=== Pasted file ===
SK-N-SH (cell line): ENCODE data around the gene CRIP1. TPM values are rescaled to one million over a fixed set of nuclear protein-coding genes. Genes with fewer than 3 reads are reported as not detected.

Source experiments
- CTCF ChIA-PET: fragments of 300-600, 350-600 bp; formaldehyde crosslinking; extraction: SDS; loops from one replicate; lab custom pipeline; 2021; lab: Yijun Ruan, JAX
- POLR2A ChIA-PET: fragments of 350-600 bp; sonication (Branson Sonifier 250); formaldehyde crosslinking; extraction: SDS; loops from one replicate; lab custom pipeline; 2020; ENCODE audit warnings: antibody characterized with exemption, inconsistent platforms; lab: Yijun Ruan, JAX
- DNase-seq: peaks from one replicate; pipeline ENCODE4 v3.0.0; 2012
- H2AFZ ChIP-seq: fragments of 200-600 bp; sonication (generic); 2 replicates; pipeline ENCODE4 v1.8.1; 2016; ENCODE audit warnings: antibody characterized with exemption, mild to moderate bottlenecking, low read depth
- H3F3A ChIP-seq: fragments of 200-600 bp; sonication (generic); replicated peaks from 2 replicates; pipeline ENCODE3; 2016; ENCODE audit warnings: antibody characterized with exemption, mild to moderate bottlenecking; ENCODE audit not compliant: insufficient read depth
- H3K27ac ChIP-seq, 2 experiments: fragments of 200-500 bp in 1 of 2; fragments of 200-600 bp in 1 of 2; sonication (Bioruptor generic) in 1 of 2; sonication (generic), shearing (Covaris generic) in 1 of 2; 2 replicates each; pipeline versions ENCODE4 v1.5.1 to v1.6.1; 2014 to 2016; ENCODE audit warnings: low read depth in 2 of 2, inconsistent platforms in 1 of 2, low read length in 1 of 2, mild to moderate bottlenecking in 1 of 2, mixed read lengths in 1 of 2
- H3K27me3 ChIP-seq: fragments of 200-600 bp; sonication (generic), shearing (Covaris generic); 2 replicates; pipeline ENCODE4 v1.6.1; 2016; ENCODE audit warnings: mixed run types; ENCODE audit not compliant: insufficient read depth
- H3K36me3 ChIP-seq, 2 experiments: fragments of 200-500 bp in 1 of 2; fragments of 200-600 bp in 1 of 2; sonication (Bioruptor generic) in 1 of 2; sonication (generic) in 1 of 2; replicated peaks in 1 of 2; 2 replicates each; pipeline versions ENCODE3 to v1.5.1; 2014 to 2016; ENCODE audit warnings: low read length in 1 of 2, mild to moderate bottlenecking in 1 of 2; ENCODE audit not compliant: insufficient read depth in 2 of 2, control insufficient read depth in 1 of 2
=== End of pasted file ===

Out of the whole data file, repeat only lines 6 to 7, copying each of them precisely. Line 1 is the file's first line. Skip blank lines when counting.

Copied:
- H2AFZ ChIP-seq: fragments of 200-600 bp; sonication (generic); 2 replicates; pipeline ENCODE4 v1.8.1; 2016; ENCODE audit warnings: antibody characterized with exemption, mild to moderate bottlenecking, low read depth
- H3F3A ChIP-seq: fragments of 200-600 bp; sonication (generic); replicated peaks from 2 replicates; pipeline ENCODE3; 2016; ENCODE audit warnings: antibody characterized with exemption, mild to moderate bottlenecking; ENCODE audit not compliant: insufficient read depth